Breakthrough announced in circulating tumour cell research

pharmafile | June 18, 2021 | News story | Medical Communications Cancer, Circulating tumour cells, Precision Medicine, oncology 

Liquid biopsy company, Angle, has announced results from their study in non-small cell lung cancer (NSCLC) which demonstrates the benefit of analysing circulating tumour cells (CTCs), in addition to circulating tumour DNA (ctDNA), to inform treatment decisions.

The aim of the study was to detect Epithelial Growth Factor Receptor (EGFR) mutations, a key target for therapy selection, in ctDNA and matched CTCs from a single blood sample. The trial used cell separation technology, Parsortix, to harvest CTCs in blood samples from 48 metastatic NSCLC patients, with known EGFR mutations, before treatment with a targeted therapy and again at disease progression.

Isolated CTCs were lysed and genomic DNA from the harvested CTCs was analysed using the company’s Crystal Digital PCR, a tool for detecting and quantifying gene mutations. CTC-derived DNA was analysed in 64 samples and the EGFR mutational status assessed before treatment and at disease progression.

Direct comparison of the CTC results with matched ctDNA results revealed significant differences in the patient’s mutational status on which the therapy decision is based.

Prof Evi Lianidou, Head of the Molecular Diagnostics Laboratory focused on Liquid Biopsy at the Department of Chemistry, National and Kapodistrian University of Athens, said: “CTCs, as living cells that are active in the metastatic process, can provide prospective insight into a patient’s cancer. In comparison, ctDNA derived mainly from dead and dying cells, provides important but historical information on a patient’s disease. The genetic and phenotypic diversity observed in CTCs most likely mirrors that of the patient’s tumour and is reflective of cell evolution under treatment induced selective pressure.”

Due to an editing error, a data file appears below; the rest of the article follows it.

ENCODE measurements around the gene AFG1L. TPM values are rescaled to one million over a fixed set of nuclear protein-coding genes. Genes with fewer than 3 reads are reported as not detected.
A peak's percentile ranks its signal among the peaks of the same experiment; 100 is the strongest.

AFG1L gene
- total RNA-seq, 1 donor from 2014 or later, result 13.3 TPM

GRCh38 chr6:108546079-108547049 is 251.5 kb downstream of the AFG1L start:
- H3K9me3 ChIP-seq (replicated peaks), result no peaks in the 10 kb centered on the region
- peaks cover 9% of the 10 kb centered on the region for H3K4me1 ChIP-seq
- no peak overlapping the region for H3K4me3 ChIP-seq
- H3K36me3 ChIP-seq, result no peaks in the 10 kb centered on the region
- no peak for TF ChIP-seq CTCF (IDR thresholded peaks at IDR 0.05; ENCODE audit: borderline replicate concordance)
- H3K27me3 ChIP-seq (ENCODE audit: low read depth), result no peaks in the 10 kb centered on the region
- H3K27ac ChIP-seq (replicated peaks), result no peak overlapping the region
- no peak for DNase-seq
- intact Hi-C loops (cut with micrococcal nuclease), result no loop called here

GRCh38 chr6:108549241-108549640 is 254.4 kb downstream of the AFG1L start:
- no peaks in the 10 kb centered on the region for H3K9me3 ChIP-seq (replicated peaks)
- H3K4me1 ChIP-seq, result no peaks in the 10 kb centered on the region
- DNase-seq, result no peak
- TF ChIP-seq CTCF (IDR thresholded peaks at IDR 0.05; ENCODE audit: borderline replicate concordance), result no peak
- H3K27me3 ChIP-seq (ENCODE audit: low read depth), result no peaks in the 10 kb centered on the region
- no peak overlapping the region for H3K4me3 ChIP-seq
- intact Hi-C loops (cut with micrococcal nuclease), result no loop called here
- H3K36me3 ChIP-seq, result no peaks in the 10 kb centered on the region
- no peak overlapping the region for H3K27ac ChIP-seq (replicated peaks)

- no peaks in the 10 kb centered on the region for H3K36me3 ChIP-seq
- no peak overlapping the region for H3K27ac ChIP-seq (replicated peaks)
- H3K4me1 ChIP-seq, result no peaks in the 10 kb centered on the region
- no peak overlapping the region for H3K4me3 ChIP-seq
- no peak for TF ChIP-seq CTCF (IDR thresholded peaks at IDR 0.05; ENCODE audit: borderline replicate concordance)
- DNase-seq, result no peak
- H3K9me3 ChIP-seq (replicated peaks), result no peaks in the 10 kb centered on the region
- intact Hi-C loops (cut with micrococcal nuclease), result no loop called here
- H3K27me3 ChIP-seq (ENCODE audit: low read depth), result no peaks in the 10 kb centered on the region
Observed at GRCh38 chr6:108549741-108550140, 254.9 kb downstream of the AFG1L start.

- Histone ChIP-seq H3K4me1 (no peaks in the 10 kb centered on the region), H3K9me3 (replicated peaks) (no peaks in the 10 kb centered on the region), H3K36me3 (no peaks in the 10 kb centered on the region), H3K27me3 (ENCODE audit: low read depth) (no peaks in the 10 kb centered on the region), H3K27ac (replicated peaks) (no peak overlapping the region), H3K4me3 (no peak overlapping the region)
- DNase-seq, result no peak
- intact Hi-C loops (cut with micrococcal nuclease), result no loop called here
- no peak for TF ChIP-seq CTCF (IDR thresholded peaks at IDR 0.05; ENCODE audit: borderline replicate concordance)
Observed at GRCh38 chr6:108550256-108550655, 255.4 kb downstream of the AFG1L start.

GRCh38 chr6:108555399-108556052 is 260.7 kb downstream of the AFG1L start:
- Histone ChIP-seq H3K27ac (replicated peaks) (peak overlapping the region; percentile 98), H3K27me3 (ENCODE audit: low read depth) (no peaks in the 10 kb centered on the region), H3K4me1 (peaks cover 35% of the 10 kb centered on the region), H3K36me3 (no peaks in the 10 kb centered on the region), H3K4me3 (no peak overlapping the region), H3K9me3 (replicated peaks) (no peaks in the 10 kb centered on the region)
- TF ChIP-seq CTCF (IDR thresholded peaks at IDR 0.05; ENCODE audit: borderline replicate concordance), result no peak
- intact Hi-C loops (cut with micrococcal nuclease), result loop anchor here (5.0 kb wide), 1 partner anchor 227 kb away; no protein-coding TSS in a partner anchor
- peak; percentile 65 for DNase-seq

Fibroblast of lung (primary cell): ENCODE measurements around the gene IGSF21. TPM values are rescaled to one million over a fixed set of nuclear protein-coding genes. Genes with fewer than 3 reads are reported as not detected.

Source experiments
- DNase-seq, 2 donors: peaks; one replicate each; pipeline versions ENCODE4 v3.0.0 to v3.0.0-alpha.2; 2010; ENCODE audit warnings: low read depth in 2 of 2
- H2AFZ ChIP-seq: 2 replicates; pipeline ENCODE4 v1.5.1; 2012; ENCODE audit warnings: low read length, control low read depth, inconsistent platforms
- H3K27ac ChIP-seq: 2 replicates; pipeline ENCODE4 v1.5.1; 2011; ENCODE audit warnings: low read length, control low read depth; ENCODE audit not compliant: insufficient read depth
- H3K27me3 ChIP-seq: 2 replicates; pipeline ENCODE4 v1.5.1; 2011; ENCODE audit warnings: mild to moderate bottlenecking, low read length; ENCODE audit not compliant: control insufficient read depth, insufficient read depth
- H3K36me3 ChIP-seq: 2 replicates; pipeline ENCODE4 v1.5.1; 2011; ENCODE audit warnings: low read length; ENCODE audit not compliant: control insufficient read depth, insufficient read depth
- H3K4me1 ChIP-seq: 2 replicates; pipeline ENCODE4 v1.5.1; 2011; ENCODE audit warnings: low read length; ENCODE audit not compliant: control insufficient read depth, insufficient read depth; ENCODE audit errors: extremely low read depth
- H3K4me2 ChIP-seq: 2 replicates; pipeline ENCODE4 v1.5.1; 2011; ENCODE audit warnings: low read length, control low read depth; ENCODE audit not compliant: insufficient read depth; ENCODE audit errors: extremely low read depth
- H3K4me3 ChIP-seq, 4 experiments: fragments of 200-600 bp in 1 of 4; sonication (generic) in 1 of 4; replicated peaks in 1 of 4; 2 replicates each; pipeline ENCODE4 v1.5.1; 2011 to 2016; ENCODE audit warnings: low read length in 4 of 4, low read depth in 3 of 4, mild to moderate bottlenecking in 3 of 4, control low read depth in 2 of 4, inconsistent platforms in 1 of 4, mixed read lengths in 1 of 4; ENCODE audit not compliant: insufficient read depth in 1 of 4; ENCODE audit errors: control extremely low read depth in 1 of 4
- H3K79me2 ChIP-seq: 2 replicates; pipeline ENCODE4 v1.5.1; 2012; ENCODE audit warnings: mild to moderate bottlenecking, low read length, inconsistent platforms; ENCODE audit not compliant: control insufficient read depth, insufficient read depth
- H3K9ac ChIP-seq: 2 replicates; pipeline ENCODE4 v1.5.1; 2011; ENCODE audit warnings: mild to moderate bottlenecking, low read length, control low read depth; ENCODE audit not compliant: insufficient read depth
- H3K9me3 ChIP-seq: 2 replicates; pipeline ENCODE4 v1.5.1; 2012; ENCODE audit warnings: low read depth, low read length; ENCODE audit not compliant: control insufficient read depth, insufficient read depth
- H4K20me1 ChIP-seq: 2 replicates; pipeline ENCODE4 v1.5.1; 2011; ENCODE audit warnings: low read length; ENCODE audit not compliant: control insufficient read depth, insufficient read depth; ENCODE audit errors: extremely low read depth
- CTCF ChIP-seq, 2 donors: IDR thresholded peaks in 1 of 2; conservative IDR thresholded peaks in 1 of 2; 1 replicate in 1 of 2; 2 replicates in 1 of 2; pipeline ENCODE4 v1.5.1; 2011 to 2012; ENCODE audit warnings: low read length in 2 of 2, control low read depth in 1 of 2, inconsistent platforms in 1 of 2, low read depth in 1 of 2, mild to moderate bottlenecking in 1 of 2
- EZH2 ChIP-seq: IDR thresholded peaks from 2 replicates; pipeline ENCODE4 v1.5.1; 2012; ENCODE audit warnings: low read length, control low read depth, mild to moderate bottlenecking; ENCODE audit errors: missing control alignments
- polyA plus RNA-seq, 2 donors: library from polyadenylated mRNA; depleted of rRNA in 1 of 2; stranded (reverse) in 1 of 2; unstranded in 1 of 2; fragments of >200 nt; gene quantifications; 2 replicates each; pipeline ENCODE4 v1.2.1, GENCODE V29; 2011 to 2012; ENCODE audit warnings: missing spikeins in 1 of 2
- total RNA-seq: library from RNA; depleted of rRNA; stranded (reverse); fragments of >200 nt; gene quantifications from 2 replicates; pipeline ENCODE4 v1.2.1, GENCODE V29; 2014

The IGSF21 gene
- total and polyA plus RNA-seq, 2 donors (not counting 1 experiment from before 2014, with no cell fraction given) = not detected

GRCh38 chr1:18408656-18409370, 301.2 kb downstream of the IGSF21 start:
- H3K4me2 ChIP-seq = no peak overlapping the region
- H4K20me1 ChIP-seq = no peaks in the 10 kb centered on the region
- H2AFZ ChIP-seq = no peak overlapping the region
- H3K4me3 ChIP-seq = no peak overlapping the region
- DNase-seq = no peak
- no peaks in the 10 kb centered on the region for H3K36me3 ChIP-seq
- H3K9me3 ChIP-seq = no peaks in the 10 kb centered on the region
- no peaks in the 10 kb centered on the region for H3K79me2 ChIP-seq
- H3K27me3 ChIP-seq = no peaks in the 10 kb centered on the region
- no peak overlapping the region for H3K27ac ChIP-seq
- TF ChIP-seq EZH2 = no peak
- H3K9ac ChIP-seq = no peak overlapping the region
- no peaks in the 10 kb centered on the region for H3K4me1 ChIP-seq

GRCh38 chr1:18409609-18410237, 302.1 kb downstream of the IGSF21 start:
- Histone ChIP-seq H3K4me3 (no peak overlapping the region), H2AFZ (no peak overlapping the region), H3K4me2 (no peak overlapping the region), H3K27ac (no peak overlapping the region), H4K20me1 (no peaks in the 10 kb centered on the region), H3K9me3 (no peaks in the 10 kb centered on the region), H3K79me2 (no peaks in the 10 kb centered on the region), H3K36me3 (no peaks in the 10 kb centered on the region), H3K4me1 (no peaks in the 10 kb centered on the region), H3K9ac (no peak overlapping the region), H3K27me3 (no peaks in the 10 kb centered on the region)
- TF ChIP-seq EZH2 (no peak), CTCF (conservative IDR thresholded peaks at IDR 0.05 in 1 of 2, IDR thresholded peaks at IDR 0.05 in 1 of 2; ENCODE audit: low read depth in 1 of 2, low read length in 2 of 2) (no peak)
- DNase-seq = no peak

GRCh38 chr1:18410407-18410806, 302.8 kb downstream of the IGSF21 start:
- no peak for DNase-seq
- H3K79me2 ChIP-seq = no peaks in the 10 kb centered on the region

The differences observed are believed to be clinically important since CTCs are living cells actively involved in metastatic evolution and spread. The heterogeneity observed in CTCs is reflective of cell evolution under treatment induced selective pressure and provides insight into cancer evolution.

Identifying the differences between mutations in ctDNA and CTCs in longitudinal studies could help guide therapy decisions and provide an important enhancement to monitoring patient response in cancer drug trials.

Angle Founder and Chief Executive, Andrew Newland, said: “This study, which analysed blood samples taken from patients during treatment, demonstrates the dynamic and heterogeneous nature of NSCLC and the need for analysis of CTCs as well as ctDNA from serial liquid biopsies to provide information on disease progression and drug resistance. Critically, this study supports the view that CTCs, rather than ctDNA, are key to gaining an insight into the future development of a patient’s cancer.”

Kat Jenkins

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